ai generated image of a boy taking communion

A woman once called to ask why I served communion to children.

I told her that it was because the Lord said not to forbid children to come to him.

“But they don’t understand it,” she said.

“Do you?” I asked.

“Well … kind of,” she replied.

“Do you understand more now than in years past?” I continued.

“Yes, of course,” she said.

“Jesus didn’t say, ‘Take and understand,’ I replied. “He said take and eat.”

The Service of the Lord’s Table, the central act of Christian worship, like all sacraments embodies, anchors, and incorporates spiritual life into the totality of the human experience. Communion then is more, much more, than can be explained. Indeed, attempts to explain it, especially during the service itself, erodes its purpose and effectiveness.

Just as we would not think it a good idea to read a medical journal about sexual life while trying to make love with a partner, so we should refrain from rational discussions about the meaning of Communion while receiving communion.

Martin Luther, exasperated during a discussion with Zwingli about Communion, took out a knife and carved the words HOC CORPUS EST (this is my body) into Zwingli’s table.

I don’t know what Mrs. Zwingli thought about that, but then again she was not a theologian. So she wouldn’t have understood anyway.

Christians fight fiercely about the sacraments. We argue about what to call them, what they mean, and how to celebrate them. Some, for example, insist that Baptism must be done by immersion and only after a person is old enough to know what it means, but then deny that anything real occurs in the act of baptism.

One might think that if the ceremony accomplishes nothing, then how or when (or even whether) one carries it out shouldn’t matter much. This would require much more consistency than what we are often capable of when it comes to religious matters though.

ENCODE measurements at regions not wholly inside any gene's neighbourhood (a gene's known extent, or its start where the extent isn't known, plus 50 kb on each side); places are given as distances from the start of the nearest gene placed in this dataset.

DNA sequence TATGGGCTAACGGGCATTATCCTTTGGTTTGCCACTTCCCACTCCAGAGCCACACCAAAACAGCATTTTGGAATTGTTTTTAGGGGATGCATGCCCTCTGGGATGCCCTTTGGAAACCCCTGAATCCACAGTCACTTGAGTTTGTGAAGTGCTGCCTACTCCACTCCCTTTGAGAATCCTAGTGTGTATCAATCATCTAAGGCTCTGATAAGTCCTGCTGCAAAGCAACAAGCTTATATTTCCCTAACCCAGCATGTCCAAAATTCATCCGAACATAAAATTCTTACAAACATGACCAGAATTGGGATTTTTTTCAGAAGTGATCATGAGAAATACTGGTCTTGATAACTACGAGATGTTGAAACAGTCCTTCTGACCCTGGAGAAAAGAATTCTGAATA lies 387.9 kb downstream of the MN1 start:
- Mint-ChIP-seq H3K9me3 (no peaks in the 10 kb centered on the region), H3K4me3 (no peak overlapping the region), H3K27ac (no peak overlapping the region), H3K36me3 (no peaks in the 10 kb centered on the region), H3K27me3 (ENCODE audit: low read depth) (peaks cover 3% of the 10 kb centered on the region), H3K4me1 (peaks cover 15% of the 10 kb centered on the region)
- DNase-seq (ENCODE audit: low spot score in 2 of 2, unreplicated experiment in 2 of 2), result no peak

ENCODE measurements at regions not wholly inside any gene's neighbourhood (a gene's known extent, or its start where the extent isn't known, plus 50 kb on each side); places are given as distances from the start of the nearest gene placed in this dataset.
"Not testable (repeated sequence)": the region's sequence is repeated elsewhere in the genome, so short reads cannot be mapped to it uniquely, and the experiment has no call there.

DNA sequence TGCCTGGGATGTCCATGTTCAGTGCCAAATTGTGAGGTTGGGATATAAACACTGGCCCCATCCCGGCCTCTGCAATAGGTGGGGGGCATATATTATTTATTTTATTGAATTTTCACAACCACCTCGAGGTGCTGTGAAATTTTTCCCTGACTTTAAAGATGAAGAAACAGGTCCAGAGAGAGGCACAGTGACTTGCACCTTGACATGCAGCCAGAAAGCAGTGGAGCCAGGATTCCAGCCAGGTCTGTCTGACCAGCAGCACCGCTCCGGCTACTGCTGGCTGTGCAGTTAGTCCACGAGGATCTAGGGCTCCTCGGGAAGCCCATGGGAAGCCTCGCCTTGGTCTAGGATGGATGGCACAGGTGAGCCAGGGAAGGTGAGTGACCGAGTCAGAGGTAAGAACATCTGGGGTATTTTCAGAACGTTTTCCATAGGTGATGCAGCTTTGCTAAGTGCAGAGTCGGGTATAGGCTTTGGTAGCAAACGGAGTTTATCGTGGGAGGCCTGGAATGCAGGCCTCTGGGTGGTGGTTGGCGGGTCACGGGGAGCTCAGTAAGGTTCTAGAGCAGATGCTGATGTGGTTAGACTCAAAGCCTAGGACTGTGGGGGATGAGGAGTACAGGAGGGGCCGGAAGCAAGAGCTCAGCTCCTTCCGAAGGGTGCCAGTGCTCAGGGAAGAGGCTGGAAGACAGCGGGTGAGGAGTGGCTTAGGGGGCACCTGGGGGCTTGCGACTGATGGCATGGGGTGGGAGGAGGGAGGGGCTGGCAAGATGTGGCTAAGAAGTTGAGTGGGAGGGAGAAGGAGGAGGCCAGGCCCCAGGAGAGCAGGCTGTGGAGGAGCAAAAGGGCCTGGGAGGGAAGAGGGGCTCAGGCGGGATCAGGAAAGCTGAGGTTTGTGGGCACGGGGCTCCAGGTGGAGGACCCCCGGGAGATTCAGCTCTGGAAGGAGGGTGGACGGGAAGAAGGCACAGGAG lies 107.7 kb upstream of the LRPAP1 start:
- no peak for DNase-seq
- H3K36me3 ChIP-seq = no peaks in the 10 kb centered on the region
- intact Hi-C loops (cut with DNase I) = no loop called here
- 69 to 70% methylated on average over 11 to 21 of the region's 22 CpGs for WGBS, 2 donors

How much water, what is to be said over the water, how many times one is to be plunged into the water – all of these things can evoke considerable passion from believers.

The core assumption behind a sacramental action of any kind is that matter matters. The gnostic notion that the important part of a human being is imprisoned inside a material body and that spirituality is thus about reaching that inner essence through the obstructing physical body, is officially a heresy. But it continually afflicts us nonetheless.

Standing, kneeling, sitting, raising hands, signing the cross, dancing, hugging, eating and drinking, and shaking hands are all communicative acts involving the whole person. They say that the whole person is receiving or rejecting something.

Water, oil, ash, wine, bread, scent, color, melody, and rhythm – are forms of spiritual communication. They carry meanings not easily put into words, especially if one carves the word into his host’s dinner table!

Queen Elizabeth the First ruled England in a turbulent time when discussions like these might endanger one’s life. Continually pressed to make a statement about her theology on the meaning of Holy Communion, she finally released this —

Twas Christ the Word that spake it,
The same took bread and break it,
And as the Word did make it,
So I believe and take it.

There are zillions of books on Communion and sacramental life, full of Greek and Latin, quotations from prayer books, and theological statements from the Church Fathers, Reformers, and catechism.

I think most of it misses the point. Receiving the benefits of a sacramental act requires a shift in one’s attitude rather than an increase in one’s knowledge. Like a kiss – we know what it means when it happens. Words only intrude.

Children know that already. This is why, unless we become like a child, we will not receive the the life of the world into ourselves.

This is my body. This is my blood.

Take and eat. Take and drink.

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